On The Walls

I watched the construction crew hoist a steel beam into my sagging ceiling and begin to cover the beam with plasterboard. After that came the painters. At the end of the day, the most important part of my home was buried beneath artistic swirls of plaster. My guests might compliment me on the cedar shake shingles or cute shutters, but none of them could guess that deep inside the bowels of my home there stood a giant steel beam, holding everything else in place.

As I stood, watching the construction, I thought back to when I was a twelve year old cadet at Culver Military Academy. My parents were visiting, and as we walked together through the Culver Inn lobby, I caught the attention of Margaret, a young Christian, working at the front desk. At that moment, Margaret heard the voice of the Living God Of Israel speak to her, in the depth of her heart.

“Pray for that boy every day until you hear he’s saved.”

The young clerk quickly found out who I was and began the work that The Lord had given her to do. She started immediately and prayed through the week, through the next few months and over the summer recess.

By then I had started using drugs; my parents separated and I became a teen age alcoholic.

Margaret continued to pray for me daily throughout my second year at Culver, as I was introduced to the drug culture of the sixties. Margaret prayed right up to my last day of class, when I was asked to leave the school. It seemed it wasn’t a good fit for me.

As my drug abuse escalated and I drifted into radical politics, Margaret continued asking God to reveal Himself to me. The day I fought with the police at the Chicago National Convention, Margaret was praying. The day I burglarized a university print shop with an undercover FBI agent, she asked God to save me. When I was 16 years old, selling drugs on the streets of Haight Ashbury, Margaret was asking God to have mercy on me and give me grace. The day I lay paralyzed on my bed from a drug overdose, unable to move a muscle, Margaret was on her knees before the throne of God, on my behalf. Every lonely day I spent hitch-hiking across the country, at times without a dime; every day I ate out of a garbage can, or food left on a restaurant plate, or made my home in a field, Margaret was asking the God who stretched out the heavens to stretch out his hand and protect me.

The day I was robbed on the interstate, the day I was kidnapped in Denver, and the day a driver picked me up and told me God had sent him to give me a ride, Margaret was in her prayer closet, asking The Lord to remember me.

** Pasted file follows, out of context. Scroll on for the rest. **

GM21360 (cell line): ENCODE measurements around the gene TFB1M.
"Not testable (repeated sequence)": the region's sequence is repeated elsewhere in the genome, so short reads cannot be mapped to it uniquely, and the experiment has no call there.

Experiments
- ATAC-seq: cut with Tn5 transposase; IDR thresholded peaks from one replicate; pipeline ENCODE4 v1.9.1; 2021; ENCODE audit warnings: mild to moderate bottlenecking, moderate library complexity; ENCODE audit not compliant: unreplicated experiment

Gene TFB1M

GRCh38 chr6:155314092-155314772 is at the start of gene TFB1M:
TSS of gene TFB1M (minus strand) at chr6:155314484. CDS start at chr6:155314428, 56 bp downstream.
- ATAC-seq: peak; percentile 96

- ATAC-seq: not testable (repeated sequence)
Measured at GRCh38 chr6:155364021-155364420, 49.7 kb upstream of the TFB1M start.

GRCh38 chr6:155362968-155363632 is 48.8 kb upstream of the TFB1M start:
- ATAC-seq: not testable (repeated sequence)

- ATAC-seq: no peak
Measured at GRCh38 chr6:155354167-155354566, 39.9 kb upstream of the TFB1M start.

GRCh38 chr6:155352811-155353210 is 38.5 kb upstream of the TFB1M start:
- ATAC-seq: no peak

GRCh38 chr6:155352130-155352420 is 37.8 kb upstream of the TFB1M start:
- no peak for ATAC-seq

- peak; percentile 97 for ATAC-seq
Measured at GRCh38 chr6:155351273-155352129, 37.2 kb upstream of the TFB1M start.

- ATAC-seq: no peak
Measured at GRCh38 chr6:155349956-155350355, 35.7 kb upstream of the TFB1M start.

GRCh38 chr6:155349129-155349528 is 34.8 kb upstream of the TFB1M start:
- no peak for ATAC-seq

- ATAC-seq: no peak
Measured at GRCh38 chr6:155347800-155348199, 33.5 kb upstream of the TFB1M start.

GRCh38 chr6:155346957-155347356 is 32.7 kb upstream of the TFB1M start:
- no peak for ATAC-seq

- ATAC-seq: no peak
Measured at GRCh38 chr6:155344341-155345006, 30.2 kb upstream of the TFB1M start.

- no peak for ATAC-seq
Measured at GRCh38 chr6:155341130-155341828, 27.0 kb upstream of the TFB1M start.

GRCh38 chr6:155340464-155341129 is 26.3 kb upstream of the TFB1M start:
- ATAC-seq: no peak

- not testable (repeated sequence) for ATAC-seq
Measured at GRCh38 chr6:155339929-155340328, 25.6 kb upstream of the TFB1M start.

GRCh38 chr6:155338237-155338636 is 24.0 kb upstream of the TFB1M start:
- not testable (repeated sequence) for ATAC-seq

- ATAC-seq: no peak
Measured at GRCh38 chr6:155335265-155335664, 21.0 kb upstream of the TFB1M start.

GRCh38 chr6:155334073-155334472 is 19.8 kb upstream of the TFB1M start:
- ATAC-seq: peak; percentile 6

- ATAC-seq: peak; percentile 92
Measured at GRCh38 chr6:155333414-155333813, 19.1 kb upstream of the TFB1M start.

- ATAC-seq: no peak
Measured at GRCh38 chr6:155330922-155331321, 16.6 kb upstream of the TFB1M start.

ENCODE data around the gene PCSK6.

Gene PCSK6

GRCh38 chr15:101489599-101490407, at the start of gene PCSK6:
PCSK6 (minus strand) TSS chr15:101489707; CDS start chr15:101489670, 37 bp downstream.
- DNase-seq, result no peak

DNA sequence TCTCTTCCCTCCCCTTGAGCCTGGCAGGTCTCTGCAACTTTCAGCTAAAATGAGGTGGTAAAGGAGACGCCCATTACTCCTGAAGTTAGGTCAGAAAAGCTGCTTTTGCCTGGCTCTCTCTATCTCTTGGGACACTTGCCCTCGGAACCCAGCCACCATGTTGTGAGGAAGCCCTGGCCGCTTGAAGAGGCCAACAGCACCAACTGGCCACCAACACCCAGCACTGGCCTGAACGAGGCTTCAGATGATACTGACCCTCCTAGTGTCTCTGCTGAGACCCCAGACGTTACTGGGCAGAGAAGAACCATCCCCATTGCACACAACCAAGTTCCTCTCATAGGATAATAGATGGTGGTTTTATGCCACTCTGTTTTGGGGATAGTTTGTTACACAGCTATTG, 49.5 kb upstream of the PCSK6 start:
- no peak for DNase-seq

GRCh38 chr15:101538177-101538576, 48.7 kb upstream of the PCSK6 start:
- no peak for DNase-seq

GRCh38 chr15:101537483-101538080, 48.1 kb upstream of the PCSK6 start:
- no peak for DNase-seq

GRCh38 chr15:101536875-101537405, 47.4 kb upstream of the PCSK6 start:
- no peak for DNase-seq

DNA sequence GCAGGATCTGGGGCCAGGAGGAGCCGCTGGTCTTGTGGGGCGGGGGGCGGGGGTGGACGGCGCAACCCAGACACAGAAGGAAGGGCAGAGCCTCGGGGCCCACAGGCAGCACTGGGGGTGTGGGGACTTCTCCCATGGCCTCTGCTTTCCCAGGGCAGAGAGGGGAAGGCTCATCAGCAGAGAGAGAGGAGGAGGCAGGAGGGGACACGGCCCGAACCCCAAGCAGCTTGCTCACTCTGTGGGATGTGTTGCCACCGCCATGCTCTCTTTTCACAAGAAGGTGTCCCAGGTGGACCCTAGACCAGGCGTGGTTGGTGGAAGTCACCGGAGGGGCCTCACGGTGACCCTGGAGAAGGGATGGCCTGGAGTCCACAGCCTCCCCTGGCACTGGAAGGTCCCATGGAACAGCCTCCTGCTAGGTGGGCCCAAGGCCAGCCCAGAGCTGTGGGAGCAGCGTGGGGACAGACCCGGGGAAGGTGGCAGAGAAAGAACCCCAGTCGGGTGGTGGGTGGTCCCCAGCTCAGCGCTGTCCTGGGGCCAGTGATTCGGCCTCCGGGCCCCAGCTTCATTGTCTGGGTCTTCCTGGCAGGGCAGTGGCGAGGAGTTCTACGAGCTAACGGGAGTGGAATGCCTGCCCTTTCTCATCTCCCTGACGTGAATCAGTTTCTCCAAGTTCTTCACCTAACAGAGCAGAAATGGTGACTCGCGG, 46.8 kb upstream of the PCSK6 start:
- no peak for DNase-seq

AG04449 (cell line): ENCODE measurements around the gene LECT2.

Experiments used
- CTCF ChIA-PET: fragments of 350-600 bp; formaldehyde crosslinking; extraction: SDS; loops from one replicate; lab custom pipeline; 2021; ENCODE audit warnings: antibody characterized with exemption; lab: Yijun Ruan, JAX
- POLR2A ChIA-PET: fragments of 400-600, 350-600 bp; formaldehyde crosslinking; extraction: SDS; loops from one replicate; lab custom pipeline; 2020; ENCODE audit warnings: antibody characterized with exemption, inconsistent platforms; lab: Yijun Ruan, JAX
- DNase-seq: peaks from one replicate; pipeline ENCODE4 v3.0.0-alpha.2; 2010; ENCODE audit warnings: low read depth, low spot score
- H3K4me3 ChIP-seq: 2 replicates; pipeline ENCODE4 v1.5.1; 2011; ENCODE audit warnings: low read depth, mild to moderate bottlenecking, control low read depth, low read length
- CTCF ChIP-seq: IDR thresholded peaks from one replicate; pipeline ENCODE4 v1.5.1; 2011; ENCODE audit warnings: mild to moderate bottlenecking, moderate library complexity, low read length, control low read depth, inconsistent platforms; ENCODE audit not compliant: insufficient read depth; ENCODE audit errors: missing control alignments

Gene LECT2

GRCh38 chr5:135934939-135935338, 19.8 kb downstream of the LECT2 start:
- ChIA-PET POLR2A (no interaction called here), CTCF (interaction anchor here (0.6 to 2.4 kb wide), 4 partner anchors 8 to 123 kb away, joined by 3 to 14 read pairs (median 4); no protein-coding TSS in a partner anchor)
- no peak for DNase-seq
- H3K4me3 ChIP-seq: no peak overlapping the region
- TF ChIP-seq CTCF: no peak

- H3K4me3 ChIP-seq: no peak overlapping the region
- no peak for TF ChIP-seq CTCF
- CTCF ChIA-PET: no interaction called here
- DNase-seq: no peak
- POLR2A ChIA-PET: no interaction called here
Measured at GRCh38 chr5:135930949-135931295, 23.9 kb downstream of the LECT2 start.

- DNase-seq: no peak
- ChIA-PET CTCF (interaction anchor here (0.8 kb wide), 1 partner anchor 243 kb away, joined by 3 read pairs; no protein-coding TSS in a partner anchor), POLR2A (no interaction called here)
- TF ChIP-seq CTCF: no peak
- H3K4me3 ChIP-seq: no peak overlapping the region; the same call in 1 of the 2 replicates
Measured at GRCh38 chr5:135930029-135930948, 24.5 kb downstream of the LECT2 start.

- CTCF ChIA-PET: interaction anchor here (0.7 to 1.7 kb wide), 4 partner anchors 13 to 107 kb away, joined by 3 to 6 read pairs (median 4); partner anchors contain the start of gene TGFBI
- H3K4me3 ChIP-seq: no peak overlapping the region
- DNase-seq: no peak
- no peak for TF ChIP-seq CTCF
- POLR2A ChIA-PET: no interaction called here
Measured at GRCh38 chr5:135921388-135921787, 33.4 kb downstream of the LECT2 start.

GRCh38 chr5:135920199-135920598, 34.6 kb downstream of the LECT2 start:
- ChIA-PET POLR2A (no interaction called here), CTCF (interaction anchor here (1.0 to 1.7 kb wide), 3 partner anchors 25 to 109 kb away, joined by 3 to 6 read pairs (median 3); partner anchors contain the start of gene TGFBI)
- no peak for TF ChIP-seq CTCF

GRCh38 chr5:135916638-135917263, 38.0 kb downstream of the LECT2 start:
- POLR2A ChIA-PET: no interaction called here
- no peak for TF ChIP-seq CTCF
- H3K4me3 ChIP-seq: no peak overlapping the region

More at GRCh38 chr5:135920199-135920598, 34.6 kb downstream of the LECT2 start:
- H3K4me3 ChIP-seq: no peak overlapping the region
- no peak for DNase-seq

And on the very day I told God I needed to know if He was real, on that day when I demanded He reveal Himself to me, when I screamed out to God to help me, to save me from my own darkened heart; the very day the heavens opened and I saw, in an instant, that my whole life I had been sinning against only Him, and that He loved me with the depths of His heart; that His Word was truth itself, and that Jesus was His Son; the very day God filled me with His Holy Spirit, Margaret was asking God, once again, to save me.

In my life, many people see the exciting things that God has allowed me to do, people see prosperity and my giftings from God. But no one sees the steel beam of a faithful woman of God who gave a part of her life to me, so that my life would be held by the hand of the Living God for more than fourteen years.

In the Body of Christ, there are beams of steel, who protect us, hold our lives together and fill us with the blessings of God. They may not be very charismatic or vocal. They may be some of the most uncomely people we meet. But without them, our lives would sag, shift and break apart, as surely as my house was doing before we put that steel beam in, to hold our home together.

Margaret continued to pray for me for three more years, after I met the God of Israel. When I was twenty-seven, a Christian brother, who wrote for the Indianapolis Star, wrote an article on my ministry to inner-city kids. Margaret read the article and called me. We met. She had prayed for me that very day.

It is now my turn to be the steel beam in the lives of others. I pray I find the courage and grace to do for them what Margaret has done for me.